Source

emacs / man / rcirc.texi

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\input texinfo
@c %**start of header
@setfilename ../info/rcirc
@settitle rcirc Manual
@c %**end of header

@copying
Copyright @copyright{} 2006, 2007, 2008 Free Software Foundation, Inc.

@quotation
Permission is granted to copy, distribute and/or modify this document
under the terms of the GNU Free Documentation License, Version 1.2 or
any later version published by the Free Software Foundation; with no
Invariant Sections, with the Front-Cover texts being ``A GNU Manual'',
and with the Back-Cover Texts as in (a) below.  A copy of the license is
included in the section entitled ``GNU Free Documentation License'' in
the Emacs manual.

(a) The FSF's Back-Cover Text is: ``You have freedom to copy and modify
this GNU Manual, like GNU software.  Copies published by the Free
Software Foundation raise funds for GNU development.''

This document is part of a collection distributed under the GNU Free
Documentation License.  If you want to distribute this document
separately from the collection, you can do so by adding a copy of the
license to the document, as described in section 6 of the license.
@end quotation
@end copying

@dircategory Emacs
@direntry
* Rcirc: (rcirc).       Internet Relay Chat (IRC) client.
@end direntry

@titlepage
@title rcirc Manual
@page
@vskip 0pt plus 1filll
@insertcopying
@end titlepage

@ifnottex
@node Top, Basics, (dir), (dir)
@top rcirc Manual
@end ifnottex

@code{rcirc} is an Emacs IRC client.

IRC (Internet Relay Chat) is a multi-user chat protocol.  Users
communicate with each other in real-time.  Communication occurs both in
topic channels which are collections of many users, or privately, with
just one other user.

@menu
* Basics::
* Reference::
* Hacking and Tweaking::
* GNU Free Documentation License::
* Key Index::
* Variable Index::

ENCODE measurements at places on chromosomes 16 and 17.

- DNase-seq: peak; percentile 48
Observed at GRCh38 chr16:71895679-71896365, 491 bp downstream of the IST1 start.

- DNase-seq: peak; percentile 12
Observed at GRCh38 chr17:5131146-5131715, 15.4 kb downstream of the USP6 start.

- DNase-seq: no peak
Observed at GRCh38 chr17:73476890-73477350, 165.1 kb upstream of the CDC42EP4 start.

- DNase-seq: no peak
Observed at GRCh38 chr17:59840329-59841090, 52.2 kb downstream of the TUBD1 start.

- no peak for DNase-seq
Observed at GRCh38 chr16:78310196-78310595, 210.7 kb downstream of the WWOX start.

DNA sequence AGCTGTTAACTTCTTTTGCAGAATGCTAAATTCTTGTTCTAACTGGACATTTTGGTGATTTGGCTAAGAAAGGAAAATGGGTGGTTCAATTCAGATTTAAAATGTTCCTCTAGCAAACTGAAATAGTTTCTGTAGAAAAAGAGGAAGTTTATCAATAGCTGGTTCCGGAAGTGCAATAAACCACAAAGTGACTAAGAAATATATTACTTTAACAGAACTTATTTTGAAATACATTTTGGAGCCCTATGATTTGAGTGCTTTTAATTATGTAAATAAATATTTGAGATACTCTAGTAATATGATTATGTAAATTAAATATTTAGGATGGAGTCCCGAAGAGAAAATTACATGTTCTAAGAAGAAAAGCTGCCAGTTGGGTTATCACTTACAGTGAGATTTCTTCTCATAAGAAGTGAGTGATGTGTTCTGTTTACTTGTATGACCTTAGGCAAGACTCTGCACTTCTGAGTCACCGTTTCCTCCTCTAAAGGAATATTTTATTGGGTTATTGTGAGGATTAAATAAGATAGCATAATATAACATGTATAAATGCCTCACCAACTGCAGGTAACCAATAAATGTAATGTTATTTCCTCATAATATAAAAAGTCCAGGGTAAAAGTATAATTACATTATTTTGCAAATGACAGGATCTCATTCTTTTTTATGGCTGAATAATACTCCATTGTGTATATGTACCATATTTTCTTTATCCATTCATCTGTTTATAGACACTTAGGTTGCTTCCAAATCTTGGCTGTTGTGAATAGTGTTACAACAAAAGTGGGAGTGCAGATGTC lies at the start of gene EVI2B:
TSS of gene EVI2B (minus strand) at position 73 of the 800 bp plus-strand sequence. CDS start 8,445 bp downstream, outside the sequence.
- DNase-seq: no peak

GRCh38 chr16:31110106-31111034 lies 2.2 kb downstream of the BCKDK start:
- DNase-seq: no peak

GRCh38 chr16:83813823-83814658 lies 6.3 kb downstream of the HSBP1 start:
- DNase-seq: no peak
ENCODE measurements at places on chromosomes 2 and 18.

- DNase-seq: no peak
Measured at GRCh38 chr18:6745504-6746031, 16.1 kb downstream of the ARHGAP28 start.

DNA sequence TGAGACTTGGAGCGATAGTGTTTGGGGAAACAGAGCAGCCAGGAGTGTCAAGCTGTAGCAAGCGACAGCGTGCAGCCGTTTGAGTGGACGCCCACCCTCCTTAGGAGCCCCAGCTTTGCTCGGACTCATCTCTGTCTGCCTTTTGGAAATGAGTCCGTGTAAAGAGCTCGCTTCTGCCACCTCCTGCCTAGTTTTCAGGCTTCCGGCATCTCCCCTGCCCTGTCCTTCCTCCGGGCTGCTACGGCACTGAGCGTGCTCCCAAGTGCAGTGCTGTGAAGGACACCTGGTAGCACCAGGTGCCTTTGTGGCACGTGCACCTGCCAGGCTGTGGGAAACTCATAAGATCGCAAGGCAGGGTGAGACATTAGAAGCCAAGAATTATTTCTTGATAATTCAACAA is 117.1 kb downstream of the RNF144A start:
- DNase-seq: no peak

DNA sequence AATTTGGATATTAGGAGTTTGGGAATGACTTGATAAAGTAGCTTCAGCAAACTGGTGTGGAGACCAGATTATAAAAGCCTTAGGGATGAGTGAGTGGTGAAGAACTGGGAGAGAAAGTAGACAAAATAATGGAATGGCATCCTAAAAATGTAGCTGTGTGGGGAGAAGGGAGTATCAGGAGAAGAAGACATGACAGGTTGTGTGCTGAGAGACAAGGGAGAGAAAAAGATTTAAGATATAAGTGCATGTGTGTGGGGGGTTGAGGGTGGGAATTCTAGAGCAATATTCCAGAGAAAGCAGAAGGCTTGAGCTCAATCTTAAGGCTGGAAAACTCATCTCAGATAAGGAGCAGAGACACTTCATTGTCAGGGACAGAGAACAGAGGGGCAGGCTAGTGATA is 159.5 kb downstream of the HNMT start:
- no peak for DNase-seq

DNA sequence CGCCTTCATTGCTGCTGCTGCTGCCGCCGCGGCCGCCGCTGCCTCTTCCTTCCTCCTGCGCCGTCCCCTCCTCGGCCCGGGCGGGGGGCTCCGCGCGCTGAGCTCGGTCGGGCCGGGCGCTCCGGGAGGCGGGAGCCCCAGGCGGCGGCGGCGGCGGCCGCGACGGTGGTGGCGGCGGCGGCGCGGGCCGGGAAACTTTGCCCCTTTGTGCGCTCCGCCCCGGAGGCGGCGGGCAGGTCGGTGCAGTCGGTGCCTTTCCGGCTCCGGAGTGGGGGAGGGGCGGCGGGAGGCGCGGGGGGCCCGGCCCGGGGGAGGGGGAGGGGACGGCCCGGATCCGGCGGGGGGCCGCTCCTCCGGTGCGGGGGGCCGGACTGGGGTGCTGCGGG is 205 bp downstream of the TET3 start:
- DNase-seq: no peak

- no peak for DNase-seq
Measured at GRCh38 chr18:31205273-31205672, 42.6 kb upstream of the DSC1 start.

* Index::

@detailmenu
 --- The Detailed Node Listing ---

Basics

* Internet Relay Chat::
* Getting started with rcirc::

Reference

* rcirc commands::
* Useful IRC commands::
* Configuration::

Hacking and Tweaking

* Skipping /away messages using handlers::
* Using fly spell mode::
* Scrolling conservatively::
* Changing the time stamp format::
* Defining a new command::
* Reconnecting after you have lost the connection::

@end detailmenu
@end menu

@node Basics, Reference, Top, Top
@chapter Basics

This chapter contains a brief introduction to IRC (Internet Relay Chat),
and a quick tutorial on @code{rcirc}.

@menu
* Internet Relay Chat::
* Getting started with rcirc::
@end menu

@node Internet Relay Chat, Getting started with rcirc, Basics, Basics
@section Internet Relay Chat
@cindex internet relay chat
@cindex irc

@cindex channel
@dfn{Internet Relay Chat} (IRC) is a form of instant communication over the
Internet.  It is mainly designed for group (many-to-many) communication
in discussion forums called channels, but also allows one-to-one
communication.

@cindex instant messaging, comparison
@cindex server
@cindex network
Contrary to most Instant Messenger (IM) systems, users usually don't
connect to a central server.  Instead, users connect to a random server
in a network, and the servers share information between them.

Here's a typical example:

@cindex redirection to random servers
When you connect to the Freenode network
(@code{http://freenode.net/}), you point your IRC client at the
server @code{irc.freenode.net}.  That server will redirect your client
to a random server on the network, such as @code{zelazny.freenode.net}.

@cindex channel name
@cindex # starts a channel name
Once you're connected, you can send messages to all other users
connected to the same network, and you can join all channels on the same
network.  You might join the @code{#emacs} and the @code{#rcirc}
channels, for example.  (Typically, channel names begin with a hash
character.)

Once you have joined a channel, anything you type will be broadcast to
all the other users on the same channel.

@cindex addressing other people
@cindex other people, addressing them
@cindex talk to other people
If you want to address someone specifically, for example as an answer to
a question, it is customary to prefix the message with the nick followed
by a colon, like this:

@example
deego: fsbot rules!
@end example

@cindex nick completion
@cindex completion of nicks
@kindex TAB
Since this is so common, you can use @key{TAB} to do nick completion.

@node Getting started with rcirc, , Internet Relay Chat, Basics
@section Getting started with rcirc
@cindex getting started
@cindex connecting to a server

@cindex irc command
Use the command @kbd{M-x irc} to connect using the defaults.
@xref{Configuration}, if you want to change the defaults.

Use @kbd{C-u M-x irc} if you don't want to use the defaults, eg. if you
want to connect to a different network, or connect to the same network
using a different nick.  This will prompt you for four things:

@table @asis
@cindex server, connecting
@cindex Freenode network
@item IRC server
What server do you want to connect to? All the servers in a particular